Su-25BM - Target-Towing Platform

Su-25T - Dedicated Tank-Buster; single seat form with extra avionics and improved survivability; support for modern guided munitions; eight examples completed.

Su-25TM (Su-39) - Modernized and improved tank-buster form.

Su-25SM - Modernized single-seat ground-attack form; updated cockpit; 80 conversions from existing Su-25 aircraft expected.

Su-25KM "Scorpion" - Georgian/Israeli venture in which Su-25 fleet is upgraded with all-glass cockpit by Elbit Systems which supports all-weather/day-night operations as well as NATO ordnance.

Su-28 - Proposed advanced jet trainer based on the Su-25 airframe.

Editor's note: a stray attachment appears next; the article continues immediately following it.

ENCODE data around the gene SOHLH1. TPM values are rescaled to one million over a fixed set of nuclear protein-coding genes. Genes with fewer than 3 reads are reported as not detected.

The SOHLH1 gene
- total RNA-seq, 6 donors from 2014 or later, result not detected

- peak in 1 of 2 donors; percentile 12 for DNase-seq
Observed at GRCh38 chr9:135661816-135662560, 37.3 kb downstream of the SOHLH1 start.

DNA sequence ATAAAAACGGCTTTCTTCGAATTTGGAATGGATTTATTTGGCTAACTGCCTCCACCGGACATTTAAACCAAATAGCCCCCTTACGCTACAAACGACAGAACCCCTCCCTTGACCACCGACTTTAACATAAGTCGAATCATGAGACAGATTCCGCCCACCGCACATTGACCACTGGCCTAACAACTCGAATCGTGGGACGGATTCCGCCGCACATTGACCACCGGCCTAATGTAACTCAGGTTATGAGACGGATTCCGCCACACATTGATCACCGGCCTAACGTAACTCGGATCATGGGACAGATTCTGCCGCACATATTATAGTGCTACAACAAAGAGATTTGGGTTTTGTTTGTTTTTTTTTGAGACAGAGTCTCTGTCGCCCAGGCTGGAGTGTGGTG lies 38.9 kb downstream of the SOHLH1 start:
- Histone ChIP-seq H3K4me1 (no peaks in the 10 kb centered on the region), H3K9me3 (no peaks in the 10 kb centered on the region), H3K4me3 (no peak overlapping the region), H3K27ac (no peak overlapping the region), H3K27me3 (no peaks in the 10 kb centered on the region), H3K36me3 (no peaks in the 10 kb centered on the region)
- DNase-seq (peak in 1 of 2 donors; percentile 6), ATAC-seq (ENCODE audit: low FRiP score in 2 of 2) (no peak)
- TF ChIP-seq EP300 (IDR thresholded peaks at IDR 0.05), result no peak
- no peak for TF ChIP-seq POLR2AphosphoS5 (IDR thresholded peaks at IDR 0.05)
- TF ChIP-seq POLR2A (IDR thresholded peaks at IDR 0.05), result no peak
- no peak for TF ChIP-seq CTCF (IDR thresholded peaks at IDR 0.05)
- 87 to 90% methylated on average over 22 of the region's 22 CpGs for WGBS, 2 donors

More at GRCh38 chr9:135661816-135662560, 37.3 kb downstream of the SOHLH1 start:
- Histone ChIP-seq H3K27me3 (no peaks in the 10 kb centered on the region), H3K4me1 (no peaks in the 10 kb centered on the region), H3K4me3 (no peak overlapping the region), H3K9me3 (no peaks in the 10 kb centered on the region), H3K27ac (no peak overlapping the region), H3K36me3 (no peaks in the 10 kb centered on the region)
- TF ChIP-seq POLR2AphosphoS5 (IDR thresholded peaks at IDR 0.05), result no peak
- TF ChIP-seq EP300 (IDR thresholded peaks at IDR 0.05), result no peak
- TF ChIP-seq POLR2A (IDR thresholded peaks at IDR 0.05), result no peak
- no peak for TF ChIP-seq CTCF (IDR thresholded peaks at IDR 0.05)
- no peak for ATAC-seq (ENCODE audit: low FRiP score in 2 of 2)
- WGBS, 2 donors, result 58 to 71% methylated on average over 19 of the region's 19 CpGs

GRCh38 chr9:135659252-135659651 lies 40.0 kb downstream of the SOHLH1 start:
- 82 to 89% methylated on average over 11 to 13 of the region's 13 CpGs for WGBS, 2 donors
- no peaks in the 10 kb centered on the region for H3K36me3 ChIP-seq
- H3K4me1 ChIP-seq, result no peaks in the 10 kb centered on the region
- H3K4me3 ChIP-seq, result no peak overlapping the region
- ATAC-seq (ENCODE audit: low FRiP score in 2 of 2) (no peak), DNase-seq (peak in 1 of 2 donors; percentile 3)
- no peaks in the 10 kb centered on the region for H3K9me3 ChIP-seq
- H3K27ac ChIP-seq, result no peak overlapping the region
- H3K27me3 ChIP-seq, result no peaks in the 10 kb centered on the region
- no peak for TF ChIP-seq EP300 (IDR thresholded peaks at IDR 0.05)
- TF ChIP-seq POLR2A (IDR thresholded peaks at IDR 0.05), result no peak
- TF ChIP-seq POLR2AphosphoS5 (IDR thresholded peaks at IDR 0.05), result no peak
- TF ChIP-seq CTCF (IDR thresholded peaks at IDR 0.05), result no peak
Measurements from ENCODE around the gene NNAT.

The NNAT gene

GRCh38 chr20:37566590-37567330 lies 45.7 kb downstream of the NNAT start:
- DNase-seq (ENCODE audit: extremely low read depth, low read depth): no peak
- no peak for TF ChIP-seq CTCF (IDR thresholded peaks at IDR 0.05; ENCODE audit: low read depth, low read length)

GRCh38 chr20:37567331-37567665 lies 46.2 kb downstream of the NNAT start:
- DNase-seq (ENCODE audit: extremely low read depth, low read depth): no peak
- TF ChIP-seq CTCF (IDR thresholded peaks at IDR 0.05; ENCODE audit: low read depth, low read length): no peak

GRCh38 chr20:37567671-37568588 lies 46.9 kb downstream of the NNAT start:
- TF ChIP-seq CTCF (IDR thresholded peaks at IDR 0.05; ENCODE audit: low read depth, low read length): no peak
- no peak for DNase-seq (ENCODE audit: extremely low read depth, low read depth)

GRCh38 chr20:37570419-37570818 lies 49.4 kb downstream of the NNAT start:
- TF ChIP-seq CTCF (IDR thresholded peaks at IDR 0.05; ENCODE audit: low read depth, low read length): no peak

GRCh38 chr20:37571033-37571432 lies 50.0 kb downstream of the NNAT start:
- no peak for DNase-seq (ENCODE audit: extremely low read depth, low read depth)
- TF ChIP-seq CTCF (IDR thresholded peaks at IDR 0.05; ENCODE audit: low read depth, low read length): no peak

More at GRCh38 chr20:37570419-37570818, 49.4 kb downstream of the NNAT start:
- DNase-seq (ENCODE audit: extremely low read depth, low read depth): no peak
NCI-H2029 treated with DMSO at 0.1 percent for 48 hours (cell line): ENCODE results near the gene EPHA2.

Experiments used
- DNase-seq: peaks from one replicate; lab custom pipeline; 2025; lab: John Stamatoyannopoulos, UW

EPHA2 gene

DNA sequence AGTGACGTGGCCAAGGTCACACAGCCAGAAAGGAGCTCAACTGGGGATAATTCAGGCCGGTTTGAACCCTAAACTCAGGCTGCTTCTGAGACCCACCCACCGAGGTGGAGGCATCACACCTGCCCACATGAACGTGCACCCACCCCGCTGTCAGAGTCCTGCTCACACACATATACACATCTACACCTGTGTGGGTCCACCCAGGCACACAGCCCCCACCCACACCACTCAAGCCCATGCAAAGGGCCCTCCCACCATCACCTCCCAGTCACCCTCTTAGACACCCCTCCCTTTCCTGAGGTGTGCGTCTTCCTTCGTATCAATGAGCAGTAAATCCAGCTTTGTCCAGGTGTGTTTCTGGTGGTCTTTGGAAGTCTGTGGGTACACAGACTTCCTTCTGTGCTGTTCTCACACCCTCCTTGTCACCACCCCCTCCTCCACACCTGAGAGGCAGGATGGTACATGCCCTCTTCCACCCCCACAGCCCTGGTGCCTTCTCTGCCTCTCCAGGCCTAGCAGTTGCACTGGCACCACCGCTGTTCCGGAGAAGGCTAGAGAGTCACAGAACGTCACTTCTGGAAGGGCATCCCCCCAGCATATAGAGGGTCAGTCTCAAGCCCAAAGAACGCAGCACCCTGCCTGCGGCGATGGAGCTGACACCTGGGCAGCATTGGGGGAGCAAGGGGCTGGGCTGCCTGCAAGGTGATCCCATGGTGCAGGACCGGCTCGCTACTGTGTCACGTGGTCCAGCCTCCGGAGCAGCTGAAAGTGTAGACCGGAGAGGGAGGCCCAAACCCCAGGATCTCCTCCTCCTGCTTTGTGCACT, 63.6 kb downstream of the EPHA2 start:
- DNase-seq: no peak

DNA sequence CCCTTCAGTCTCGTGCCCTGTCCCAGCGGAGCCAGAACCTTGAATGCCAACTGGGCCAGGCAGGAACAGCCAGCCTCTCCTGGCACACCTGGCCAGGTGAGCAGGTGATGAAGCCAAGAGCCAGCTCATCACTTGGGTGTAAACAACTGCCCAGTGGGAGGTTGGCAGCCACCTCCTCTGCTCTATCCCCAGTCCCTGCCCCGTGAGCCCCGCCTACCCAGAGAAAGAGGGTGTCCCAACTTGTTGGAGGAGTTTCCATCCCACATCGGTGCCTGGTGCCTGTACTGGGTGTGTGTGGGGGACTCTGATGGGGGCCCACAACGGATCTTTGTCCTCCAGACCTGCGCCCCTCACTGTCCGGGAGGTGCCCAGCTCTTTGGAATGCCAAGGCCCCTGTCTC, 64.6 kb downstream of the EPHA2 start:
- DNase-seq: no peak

Su-25R - Proposed dedicated reconnaissance platform; never produced.

Su-25U3 - Proposed three-seat advanced trainer; never produced.

Su-25U - Georgian two-seat trainer variant appearing in 1996; three examples produced.

Su-25M1 - Ukranian Air Force modernized single-seat Su-25 attack aircraft.

Su-25UBM1 - Ukranian Air Force modernized Su-25 two-seat trainers.

Su-39 - Sukhoi designation of Su-25TM


Operators:
Angola; Armenia; Azerbaijan; Belarus; Bulgaria; Chad; Czechoslovakia; Democratic Republic of the Congo; Equitorial New Guinea; Eritrea; Ethiopia; Georgia; Gambia; Iraq; Iran; Ivory Coast; Kazakhstan; Macedonia; North Korea; Peru; Russia; Turkmenistan; Slovakia; Soviet Union; Sudan; Ukraine; Uzbekistan